Its deep importance is learned at times by failures and woundings of the soul. How much better, I repeat, it is to learn it in confiding peace with God. To use it in companionship with Him, rather than by exposing one's self, with some portion of it wanting, to the assaults of Satan's power. Negatively we may learn its importance by slothfulness of soul with God; the heart thus becomes indifferent and cold. Positively we may learn it when the conscience is concerned and not at rest. Then the Spirit of God acts as the stern, unbending convicter of the conscience; making us feel the loss of that joy, and happy communion with our God and Father, as known and enjoyed against the evil; by His pointing out the evil which has thus separated practically the soul from God. How frequently we find the former, or negative side. The latter, or positive side, is more terrible to bear, because the soul has enjoyed the favour of God which is better than life; and has lost it through allowed evil. I speak, of course, of one whose acceptance as a sinner is complete, and who has known it in the soul's consciousness.

Thus this complete, perfect confidence in God, expressed in the shield of faith, follows all the previous inward condition of the soul conveyed to us in the loins girded with the truth — the breast-plate of righteousness, and the feet shod with the preparation of the gospel of peace.

Chapter 17.

Condition of Soul: the Helmet of Salvation: and the Sword of the Spirit.

If the Shield of Faith conveys to us the soul's perfect confidence in what God is, in His own unchangeable nature: the Helmet of Salvation teaches us what God has done for us, known and enjoyed in the soul; and with that unquestioning certainty that never leaves in the heart a shadow of doubt as to the result by and by. When the soul feels and knows this, it is free in the day of battle, and goes on without fear. It can think of others when the enemy seeks their ruin. It feels that that lovely word, "Thou hast covered my head for the day of battle," imparts a firmness and joyfulness that no present circumstances can ever mar. The enemy may rage, and evil may be there; but through that impregnable helmet no sword can ever pass. God's salvation as a helmet on the head, set there by the hands of God Himself, renders the heart fearless in the face of the foe. One is free, in the forgetfulness of all personal questions as to one's own things, to desire others' good.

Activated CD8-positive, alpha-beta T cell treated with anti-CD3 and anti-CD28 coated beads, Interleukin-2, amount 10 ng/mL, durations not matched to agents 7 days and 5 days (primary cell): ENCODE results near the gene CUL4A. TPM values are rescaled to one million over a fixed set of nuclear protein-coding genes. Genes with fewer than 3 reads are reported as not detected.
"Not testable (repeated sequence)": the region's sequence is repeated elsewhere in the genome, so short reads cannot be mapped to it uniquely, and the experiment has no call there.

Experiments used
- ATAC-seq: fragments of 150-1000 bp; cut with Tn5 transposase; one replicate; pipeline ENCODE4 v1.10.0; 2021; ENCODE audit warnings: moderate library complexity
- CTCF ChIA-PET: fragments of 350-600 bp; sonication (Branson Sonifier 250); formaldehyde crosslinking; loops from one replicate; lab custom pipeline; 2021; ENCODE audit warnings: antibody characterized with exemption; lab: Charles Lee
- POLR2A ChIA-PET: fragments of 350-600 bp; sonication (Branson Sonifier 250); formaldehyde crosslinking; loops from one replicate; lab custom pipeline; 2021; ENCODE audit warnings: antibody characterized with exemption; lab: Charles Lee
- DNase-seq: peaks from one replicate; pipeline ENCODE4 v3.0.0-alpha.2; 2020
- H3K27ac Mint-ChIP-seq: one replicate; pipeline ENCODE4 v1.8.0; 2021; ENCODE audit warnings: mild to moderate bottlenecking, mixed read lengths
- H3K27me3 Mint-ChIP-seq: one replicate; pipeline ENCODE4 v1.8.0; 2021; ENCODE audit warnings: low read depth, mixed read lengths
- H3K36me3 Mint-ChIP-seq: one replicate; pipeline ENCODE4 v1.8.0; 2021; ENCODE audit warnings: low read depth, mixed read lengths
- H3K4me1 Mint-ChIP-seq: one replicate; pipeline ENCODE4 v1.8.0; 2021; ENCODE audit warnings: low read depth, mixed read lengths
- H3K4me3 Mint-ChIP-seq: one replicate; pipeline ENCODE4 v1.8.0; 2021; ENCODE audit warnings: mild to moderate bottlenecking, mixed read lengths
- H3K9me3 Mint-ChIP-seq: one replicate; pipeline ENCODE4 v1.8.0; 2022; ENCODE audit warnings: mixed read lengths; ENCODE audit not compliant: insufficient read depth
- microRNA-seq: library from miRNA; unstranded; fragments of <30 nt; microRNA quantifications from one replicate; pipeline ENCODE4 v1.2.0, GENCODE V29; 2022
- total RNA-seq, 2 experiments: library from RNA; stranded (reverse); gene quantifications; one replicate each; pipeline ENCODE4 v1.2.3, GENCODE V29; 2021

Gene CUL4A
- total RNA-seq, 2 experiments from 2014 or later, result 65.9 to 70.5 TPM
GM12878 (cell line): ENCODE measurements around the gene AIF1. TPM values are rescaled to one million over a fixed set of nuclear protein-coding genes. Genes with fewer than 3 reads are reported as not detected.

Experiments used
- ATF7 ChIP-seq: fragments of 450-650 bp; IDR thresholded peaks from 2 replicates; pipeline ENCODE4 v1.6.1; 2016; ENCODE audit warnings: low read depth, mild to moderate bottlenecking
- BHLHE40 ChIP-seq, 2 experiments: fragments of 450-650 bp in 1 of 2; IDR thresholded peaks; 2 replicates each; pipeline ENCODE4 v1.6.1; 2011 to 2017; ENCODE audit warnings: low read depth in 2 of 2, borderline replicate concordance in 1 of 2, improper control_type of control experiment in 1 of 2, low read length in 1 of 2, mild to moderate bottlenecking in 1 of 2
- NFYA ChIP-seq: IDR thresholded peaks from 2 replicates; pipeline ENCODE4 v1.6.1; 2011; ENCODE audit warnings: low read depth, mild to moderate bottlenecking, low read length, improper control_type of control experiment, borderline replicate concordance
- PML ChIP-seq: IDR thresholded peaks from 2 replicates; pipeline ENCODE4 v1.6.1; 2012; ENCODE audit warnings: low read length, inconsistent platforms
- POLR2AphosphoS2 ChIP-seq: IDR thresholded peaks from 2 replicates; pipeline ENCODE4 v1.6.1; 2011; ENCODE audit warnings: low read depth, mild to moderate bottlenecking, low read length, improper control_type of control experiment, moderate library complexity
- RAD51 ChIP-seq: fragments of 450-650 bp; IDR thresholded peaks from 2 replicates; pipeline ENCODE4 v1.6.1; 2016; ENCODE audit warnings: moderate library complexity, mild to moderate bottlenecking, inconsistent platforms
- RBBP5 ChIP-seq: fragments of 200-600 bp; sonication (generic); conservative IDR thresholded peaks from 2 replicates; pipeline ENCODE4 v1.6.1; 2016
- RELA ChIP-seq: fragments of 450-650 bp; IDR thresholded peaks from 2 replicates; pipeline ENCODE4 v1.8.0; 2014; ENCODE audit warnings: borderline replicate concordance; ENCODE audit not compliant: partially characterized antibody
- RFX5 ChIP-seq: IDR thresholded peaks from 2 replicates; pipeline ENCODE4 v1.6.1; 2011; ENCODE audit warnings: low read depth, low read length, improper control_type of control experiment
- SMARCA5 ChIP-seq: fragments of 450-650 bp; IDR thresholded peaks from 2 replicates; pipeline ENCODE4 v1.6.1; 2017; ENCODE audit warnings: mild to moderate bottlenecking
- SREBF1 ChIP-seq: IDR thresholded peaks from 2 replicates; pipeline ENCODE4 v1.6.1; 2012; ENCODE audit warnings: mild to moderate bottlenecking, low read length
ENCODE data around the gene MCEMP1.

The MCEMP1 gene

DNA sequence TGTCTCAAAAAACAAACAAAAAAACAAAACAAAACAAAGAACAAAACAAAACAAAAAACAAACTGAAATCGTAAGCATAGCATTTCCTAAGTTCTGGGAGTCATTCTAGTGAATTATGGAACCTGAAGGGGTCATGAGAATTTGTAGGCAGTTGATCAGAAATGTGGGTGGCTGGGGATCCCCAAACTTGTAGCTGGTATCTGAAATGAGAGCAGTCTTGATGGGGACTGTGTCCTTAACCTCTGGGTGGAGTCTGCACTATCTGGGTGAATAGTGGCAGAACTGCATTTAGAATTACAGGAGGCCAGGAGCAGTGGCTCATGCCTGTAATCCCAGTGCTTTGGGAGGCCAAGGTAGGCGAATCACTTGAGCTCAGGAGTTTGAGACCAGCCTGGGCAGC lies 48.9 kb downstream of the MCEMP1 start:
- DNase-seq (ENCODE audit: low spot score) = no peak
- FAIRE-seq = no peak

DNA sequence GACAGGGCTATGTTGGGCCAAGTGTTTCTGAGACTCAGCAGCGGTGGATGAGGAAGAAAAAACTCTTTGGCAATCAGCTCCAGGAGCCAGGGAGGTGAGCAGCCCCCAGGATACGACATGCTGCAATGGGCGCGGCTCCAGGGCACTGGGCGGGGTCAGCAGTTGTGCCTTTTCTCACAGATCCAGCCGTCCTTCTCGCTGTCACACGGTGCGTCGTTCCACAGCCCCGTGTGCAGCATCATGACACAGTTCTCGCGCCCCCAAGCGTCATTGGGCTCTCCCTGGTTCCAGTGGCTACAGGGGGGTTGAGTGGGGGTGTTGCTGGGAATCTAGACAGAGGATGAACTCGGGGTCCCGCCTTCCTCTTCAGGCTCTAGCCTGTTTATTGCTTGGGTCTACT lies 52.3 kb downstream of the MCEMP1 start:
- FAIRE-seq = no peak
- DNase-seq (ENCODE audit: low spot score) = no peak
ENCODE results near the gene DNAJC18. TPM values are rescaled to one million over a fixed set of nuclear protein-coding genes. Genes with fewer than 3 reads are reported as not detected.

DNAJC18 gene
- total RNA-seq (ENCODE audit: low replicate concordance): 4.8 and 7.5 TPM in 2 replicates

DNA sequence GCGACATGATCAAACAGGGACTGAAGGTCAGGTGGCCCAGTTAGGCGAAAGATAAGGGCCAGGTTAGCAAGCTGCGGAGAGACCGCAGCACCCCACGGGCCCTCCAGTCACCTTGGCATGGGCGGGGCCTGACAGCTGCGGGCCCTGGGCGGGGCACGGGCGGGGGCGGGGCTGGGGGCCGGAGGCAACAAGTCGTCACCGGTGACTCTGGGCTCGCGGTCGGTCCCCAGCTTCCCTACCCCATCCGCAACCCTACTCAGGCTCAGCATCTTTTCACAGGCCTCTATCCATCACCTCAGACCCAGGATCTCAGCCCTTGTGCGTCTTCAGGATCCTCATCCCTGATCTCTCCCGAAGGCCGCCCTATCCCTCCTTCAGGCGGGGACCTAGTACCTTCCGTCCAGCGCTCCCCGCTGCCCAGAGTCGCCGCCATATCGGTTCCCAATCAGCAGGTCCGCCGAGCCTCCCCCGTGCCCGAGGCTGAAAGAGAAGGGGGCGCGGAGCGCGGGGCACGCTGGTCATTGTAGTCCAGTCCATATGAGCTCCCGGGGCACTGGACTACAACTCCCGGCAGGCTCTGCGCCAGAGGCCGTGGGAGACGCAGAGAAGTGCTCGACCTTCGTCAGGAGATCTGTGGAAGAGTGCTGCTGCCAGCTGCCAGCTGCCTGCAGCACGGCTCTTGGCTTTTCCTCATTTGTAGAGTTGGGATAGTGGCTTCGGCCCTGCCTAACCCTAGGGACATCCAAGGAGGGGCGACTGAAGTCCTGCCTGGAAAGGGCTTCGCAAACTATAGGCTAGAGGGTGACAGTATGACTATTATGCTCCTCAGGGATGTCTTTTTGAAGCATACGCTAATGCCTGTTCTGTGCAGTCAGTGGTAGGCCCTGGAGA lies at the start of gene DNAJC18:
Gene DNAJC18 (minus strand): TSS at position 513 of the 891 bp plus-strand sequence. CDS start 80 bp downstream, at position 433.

It will be seen that while we receive this precious piece of the armour of God, and that so far it may be looked at as producing a subjective state of soul, still God is the confidence of the heart both in the Helmet of Salvation (what He has done for us) as well as in the Shield of Faith. In a certain sense then, God is objectively before us, though the state produced is noticed too.

What a lovely illustration we have of this helmet of salvation in Paul in Acts 26. For a considerable time in prison; cut off from the work he loved and lived in; and the sad thought perhaps that his own conduct was the immediate cause of his imprisonment; the first moment of his conversion fills his soul. There stood that blessed man, bound with chains, before Festus, with King Agrippa and Bernice. He unfolds to them the story of his former life, his conversion, his mission of service. This Pharisee of the Pharisees; this righteous man according to the law, who had lived in all good conscience before God, while doing many things contrary to the name of Jesus of Nazareth; this dread persecutor of the saints — of the Church of God: there he stood, the attention of the Roman governor riveted by the glowing words addressed to the king, until Festus cried out, "Paul, thou art beside thyself; much learning doth make thee mad."